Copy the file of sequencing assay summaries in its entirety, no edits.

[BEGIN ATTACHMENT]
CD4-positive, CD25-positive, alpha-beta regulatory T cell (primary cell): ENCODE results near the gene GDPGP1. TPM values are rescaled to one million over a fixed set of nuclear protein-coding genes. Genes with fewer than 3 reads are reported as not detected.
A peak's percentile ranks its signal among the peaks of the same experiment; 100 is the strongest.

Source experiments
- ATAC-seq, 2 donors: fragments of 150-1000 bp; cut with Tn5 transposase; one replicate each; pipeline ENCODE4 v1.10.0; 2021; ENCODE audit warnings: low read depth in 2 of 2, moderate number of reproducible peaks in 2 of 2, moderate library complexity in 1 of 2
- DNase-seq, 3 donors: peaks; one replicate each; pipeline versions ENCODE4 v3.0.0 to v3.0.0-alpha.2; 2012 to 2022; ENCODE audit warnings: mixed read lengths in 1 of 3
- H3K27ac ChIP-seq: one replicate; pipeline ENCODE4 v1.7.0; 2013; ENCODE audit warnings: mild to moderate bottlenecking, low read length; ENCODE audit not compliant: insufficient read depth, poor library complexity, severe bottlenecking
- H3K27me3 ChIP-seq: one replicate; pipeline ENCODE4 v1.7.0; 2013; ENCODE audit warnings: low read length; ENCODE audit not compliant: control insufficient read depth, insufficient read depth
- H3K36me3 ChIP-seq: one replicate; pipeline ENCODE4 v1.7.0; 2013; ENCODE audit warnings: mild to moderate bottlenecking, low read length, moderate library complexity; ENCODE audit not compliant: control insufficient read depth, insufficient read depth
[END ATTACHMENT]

CD4-positive, CD25-positive, alpha-beta regulatory T cell (primary cell): ENCODE results near the gene GDPGP1. TPM values are rescaled to one million over a fixed set of nuclear protein-coding genes. Genes with fewer than 3 reads are reported as not detected.
A peak's percentile ranks its signal among the peaks of the same experiment; 100 is the strongest.

Source experiments
- ATAC-seq, 2 donors: fragments of 150-1000 bp; cut with Tn5 transposase; one replicate each; pipeline ENCODE4 v1.10.0; 2021; ENCODE audit warnings: low read depth in 2 of 2, moderate number of reproducible peaks in 2 of 2, moderate library complexity in 1 of 2
- DNase-seq, 3 donors: peaks; one replicate each; pipeline versions ENCODE4 v3.0.0 to v3.0.0-alpha.2; 2012 to 2022; ENCODE audit warnings: mixed read lengths in 1 of 3
- H3K27ac ChIP-seq: one replicate; pipeline ENCODE4 v1.7.0; 2013; ENCODE audit warnings: mild to moderate bottlenecking, low read length; ENCODE audit not compliant: insufficient read depth, poor library complexity, severe bottlenecking
- H3K27me3 ChIP-seq: one replicate; pipeline ENCODE4 v1.7.0; 2013; ENCODE audit warnings: low read length; ENCODE audit not compliant: control insufficient read depth, insufficient read depth
- H3K36me3 ChIP-seq: one replicate; pipeline ENCODE4 v1.7.0; 2013; ENCODE audit warnings: mild to moderate bottlenecking, low read length, moderate library complexity; ENCODE audit not compliant: control insufficient read depth, insufficient read depth